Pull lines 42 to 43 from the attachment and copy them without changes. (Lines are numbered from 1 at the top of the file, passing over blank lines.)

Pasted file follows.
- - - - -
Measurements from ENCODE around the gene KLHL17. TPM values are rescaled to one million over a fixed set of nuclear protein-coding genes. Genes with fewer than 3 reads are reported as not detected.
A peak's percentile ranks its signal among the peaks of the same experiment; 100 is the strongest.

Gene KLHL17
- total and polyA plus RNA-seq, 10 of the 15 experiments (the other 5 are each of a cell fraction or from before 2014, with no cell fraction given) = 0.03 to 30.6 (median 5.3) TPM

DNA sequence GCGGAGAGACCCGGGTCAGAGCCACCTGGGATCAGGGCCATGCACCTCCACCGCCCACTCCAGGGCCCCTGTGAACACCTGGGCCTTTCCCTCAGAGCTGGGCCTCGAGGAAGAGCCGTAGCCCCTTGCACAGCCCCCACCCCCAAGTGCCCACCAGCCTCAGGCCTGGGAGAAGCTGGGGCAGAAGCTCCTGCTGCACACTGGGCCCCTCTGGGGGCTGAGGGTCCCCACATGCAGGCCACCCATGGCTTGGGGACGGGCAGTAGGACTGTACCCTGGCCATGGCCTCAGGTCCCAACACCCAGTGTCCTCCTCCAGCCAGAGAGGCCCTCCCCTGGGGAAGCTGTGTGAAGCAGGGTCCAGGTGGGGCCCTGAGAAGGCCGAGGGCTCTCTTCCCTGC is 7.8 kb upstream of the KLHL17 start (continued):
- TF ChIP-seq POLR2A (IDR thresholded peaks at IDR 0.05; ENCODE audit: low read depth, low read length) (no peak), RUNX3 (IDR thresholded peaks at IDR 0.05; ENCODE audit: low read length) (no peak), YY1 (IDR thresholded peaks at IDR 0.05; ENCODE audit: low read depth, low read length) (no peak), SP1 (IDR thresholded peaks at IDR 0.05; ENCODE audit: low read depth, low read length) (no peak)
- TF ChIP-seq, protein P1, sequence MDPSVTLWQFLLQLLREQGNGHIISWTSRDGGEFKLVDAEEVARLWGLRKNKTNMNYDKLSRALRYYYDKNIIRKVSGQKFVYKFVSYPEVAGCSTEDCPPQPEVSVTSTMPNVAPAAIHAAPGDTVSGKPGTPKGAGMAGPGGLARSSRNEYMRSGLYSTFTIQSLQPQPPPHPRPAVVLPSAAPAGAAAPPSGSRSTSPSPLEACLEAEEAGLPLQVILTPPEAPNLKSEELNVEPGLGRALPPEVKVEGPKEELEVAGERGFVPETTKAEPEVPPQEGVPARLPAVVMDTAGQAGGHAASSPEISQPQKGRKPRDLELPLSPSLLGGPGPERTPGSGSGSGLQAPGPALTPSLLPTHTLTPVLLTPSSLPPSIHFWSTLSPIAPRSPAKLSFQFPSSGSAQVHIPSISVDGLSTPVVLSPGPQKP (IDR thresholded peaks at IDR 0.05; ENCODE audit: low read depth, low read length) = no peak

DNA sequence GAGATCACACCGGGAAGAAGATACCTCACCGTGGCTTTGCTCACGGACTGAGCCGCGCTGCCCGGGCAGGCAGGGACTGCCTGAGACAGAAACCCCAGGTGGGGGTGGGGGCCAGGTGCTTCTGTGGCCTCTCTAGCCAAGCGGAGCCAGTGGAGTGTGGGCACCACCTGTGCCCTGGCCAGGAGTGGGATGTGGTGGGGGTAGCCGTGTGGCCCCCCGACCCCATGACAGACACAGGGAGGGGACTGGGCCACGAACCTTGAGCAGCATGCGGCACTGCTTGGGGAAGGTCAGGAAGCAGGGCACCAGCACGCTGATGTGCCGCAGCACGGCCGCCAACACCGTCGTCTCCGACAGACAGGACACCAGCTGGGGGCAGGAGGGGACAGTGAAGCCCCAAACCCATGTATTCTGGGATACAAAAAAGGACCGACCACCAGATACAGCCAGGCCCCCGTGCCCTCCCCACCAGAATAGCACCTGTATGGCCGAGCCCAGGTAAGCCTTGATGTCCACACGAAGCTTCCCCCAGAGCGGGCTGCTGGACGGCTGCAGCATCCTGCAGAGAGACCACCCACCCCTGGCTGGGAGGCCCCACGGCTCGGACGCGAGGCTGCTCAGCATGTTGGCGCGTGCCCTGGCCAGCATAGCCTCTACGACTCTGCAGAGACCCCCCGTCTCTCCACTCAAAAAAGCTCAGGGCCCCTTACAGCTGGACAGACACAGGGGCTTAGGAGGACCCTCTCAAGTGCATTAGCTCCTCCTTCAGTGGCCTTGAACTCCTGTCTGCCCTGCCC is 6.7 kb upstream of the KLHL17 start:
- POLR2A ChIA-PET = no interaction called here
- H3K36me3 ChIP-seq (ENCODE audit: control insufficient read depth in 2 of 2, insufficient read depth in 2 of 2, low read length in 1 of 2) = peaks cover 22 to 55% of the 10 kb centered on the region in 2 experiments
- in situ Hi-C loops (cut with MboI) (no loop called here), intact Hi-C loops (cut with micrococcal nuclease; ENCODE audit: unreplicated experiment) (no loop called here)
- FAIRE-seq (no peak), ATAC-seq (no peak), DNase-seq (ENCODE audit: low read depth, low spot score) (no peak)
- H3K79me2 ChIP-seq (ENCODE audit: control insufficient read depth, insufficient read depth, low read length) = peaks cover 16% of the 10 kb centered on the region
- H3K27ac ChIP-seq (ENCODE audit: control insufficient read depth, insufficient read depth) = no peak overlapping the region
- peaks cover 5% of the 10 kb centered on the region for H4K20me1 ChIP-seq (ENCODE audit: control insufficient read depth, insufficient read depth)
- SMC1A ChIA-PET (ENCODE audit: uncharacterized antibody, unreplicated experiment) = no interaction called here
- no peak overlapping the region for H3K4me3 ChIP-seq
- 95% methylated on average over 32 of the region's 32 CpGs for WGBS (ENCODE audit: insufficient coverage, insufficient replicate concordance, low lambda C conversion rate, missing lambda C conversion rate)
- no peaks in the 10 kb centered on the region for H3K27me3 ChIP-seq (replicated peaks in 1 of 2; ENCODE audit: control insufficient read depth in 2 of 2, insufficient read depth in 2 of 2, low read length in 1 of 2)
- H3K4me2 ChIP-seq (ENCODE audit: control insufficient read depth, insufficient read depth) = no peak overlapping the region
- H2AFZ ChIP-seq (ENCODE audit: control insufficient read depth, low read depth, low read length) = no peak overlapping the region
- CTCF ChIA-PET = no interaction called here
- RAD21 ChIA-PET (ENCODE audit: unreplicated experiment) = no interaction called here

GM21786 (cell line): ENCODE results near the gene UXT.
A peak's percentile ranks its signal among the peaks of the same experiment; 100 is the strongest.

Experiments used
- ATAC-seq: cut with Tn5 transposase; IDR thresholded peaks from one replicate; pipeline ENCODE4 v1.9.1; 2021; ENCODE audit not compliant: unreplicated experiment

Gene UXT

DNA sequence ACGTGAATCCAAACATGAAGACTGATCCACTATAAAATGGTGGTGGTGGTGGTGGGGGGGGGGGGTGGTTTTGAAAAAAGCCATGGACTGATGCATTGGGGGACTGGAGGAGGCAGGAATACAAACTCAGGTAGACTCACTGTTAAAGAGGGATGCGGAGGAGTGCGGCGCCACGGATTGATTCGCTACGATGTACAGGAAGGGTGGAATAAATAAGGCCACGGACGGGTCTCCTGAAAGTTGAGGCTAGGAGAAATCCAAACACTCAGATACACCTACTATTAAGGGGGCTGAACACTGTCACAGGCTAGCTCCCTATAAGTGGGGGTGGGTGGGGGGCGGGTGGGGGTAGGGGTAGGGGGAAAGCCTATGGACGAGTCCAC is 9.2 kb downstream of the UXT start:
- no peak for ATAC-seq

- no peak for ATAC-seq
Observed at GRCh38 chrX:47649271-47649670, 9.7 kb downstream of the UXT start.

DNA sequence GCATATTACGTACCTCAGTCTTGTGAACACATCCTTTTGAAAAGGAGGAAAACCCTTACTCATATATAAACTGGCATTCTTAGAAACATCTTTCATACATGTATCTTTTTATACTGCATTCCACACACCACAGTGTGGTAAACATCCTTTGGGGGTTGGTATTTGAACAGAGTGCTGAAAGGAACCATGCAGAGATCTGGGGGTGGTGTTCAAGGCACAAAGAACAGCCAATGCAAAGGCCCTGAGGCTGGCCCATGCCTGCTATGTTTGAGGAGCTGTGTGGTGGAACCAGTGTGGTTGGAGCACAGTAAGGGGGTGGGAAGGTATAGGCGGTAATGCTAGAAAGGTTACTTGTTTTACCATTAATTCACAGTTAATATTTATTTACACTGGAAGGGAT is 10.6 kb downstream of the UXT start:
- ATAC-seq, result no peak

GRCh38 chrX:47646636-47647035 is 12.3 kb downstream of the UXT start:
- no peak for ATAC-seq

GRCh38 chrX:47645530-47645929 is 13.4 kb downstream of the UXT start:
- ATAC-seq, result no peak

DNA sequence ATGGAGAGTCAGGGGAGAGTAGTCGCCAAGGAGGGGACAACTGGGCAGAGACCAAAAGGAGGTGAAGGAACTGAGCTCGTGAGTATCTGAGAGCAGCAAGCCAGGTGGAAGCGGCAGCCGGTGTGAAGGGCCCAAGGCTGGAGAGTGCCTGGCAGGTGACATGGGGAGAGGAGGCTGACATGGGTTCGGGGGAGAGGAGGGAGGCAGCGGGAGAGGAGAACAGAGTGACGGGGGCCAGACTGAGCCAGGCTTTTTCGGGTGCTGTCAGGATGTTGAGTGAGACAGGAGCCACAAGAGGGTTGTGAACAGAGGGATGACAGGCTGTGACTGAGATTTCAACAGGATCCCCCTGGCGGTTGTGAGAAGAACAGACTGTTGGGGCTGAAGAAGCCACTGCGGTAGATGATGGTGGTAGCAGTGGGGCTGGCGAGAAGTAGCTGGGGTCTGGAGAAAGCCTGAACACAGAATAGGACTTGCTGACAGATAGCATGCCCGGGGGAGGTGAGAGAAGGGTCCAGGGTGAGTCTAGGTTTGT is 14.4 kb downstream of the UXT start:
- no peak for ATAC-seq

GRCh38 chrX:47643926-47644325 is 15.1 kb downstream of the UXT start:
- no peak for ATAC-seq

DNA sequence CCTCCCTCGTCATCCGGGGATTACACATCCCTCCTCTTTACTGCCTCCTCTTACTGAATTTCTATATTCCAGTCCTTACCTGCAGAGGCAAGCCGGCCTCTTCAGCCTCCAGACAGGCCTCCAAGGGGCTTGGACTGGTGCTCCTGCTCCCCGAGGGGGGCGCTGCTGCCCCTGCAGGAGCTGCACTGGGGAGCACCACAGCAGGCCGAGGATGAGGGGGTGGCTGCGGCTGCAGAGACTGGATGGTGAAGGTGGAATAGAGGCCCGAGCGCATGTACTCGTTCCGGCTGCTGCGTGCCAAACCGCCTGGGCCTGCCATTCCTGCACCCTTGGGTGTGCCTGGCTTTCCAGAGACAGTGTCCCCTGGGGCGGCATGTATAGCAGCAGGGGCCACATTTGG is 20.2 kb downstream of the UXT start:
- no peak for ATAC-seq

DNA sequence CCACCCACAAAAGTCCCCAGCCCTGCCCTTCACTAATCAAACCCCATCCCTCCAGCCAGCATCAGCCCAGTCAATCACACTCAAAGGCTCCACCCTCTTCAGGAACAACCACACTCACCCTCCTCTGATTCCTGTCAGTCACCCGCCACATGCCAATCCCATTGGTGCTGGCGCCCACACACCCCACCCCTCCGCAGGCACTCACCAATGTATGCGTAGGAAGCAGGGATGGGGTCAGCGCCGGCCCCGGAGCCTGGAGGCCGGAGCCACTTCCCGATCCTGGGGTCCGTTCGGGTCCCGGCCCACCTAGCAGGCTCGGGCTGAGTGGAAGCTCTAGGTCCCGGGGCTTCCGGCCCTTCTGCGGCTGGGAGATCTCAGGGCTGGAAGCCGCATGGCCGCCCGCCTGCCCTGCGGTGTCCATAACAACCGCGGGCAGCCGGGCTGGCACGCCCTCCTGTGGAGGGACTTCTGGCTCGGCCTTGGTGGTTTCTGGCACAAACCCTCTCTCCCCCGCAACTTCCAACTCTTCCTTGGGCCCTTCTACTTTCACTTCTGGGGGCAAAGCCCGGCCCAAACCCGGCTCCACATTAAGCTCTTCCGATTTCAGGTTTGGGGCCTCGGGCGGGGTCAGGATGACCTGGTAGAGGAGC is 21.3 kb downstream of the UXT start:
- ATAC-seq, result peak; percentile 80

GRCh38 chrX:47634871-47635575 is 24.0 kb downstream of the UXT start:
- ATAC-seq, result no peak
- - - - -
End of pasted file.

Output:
- no peak for ATAC-seq

DNA sequence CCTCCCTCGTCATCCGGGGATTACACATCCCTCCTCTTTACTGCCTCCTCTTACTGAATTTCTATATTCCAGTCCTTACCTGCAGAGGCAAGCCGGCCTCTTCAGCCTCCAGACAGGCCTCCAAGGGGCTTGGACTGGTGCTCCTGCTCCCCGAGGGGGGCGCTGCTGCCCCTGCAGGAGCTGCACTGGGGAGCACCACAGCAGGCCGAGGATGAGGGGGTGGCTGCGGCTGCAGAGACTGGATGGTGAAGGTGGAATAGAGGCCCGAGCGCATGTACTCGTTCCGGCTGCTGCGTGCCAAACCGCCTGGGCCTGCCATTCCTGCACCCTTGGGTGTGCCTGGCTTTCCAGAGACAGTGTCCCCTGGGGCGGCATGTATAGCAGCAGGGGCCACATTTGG is 20.2 kb downstream of the UXT start: